Summer – a time for catching up, relaxing, exploring, starting new projects, or perhaps completing work in progress.  With this in mind, we have asked some faculty members at St. John’s what they are reading this summer.

Dr. Jay Nathan, Professor in the Management Department, writes:

Recently, I have been interested in understanding the present financial crisis through the lens of financial history.   Often times, money is trivialized, and many well intentioned books fail to sort out “myths” from “realities.” The Ascent of Money, published by the Penguin Press, got my attention.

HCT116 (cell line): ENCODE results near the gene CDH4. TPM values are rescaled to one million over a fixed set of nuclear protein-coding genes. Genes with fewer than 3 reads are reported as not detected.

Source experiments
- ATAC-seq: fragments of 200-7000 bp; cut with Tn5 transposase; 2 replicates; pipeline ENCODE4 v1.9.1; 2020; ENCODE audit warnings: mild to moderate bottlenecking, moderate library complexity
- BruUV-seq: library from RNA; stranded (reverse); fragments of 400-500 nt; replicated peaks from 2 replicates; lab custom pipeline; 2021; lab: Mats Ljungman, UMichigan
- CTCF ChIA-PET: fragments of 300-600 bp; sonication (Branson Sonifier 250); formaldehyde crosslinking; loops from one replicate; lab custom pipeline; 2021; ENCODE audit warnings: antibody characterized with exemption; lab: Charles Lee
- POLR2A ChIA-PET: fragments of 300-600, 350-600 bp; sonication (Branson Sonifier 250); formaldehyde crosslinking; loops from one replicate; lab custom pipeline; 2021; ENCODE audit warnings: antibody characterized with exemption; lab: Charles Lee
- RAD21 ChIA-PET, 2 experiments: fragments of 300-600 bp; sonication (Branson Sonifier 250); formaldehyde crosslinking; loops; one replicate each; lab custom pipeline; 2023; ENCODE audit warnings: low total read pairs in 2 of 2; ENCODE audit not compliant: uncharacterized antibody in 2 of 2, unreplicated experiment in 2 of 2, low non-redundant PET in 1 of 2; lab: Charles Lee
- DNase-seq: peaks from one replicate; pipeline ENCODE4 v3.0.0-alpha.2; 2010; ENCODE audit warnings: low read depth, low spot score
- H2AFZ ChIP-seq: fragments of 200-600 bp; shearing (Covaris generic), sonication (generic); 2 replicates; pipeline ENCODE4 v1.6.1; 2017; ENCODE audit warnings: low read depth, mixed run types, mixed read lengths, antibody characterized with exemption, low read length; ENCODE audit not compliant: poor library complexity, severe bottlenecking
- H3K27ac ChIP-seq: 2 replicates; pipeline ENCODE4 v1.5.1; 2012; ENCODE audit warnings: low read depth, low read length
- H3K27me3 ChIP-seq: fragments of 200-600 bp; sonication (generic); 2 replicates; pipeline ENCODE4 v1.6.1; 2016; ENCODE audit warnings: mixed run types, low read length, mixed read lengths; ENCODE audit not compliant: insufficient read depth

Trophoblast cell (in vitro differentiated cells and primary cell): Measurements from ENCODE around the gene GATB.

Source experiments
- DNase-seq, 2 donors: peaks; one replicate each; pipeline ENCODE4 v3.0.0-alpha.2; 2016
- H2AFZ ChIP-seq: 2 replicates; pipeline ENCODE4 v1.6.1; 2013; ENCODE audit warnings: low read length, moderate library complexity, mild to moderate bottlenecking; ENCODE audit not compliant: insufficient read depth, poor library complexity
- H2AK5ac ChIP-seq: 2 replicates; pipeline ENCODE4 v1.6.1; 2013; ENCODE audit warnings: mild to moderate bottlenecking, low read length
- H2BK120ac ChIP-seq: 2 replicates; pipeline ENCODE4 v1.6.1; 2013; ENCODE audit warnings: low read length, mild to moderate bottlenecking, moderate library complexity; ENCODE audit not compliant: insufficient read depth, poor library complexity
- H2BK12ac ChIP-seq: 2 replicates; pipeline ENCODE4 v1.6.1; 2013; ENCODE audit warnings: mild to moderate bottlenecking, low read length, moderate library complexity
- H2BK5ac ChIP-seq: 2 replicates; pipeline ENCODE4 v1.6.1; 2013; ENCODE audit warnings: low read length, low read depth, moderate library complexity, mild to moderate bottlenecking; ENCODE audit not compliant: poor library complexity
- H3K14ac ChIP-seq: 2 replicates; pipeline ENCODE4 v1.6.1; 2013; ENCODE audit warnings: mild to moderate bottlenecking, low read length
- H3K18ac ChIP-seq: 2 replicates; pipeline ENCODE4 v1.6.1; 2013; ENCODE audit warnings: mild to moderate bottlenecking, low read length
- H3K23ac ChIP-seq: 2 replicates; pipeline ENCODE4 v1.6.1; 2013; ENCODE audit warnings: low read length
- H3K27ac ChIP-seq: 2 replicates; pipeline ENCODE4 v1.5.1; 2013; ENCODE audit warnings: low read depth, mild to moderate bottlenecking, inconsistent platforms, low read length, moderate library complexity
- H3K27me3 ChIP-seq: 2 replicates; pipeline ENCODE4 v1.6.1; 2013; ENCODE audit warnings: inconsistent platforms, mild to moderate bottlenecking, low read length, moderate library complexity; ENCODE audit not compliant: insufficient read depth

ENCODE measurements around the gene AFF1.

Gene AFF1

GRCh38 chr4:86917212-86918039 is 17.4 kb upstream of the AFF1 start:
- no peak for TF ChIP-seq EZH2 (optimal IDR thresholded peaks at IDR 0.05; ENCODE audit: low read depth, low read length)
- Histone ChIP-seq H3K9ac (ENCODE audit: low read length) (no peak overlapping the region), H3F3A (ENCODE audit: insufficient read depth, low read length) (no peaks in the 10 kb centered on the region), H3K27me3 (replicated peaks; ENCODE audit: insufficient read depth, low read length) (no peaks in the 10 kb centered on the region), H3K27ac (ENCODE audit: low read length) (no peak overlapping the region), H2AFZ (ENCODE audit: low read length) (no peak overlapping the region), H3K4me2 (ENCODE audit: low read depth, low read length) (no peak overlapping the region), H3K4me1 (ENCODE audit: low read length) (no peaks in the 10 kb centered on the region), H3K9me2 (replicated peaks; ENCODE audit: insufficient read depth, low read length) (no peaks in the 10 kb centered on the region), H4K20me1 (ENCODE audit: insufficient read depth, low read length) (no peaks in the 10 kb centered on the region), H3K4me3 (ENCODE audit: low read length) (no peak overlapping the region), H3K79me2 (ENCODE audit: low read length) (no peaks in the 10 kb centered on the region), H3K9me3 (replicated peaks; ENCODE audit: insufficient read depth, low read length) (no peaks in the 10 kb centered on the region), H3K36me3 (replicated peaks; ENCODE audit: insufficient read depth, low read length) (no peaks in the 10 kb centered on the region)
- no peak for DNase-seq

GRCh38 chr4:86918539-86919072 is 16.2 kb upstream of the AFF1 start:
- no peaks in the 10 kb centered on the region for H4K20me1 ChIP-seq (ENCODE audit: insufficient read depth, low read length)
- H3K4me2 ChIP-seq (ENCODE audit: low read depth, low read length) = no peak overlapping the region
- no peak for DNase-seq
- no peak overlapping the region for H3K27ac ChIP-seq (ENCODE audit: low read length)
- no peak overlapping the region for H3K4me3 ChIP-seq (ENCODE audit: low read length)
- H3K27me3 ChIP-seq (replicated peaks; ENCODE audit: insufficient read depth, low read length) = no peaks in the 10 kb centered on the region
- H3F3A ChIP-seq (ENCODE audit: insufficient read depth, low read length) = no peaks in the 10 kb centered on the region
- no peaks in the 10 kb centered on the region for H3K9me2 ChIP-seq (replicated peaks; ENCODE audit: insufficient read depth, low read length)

I saw this book reviewed in the Time magazine, several weeks ago.  After a cursory glance at the book review section, I got interested in The Ascent of Money.  Don’t be fooled by the title—the book is not about greed, or about unrestrained CapitalismNiall Ferguson follows the money through historical times, from ancient Mesopotamia to the current global financial crisis.  What’s interesting about the book is its narrative, particularly through the lens of historical landmarks: how the civilization of the Renaissance, the boom in the market for art and architecture, the rise of Dutch republic (through the world’s first modern bond market), the fall of Habsburg absolutism, and the origins of the French Revolution.   The author lucidly provides responses to commonly asked questions on finance: What is money? What do banks do? What does a hedge fund do?  Apart from this, the book documents how a new financial revolution is assisting China, India, Brazil, and others, from poverty to wealth in a span of one generation, which is unprecedented in human history.  The Ascent of Money is a useful read, especially to learn from the financial history, and to understand why financial bubbles happen.

 

 

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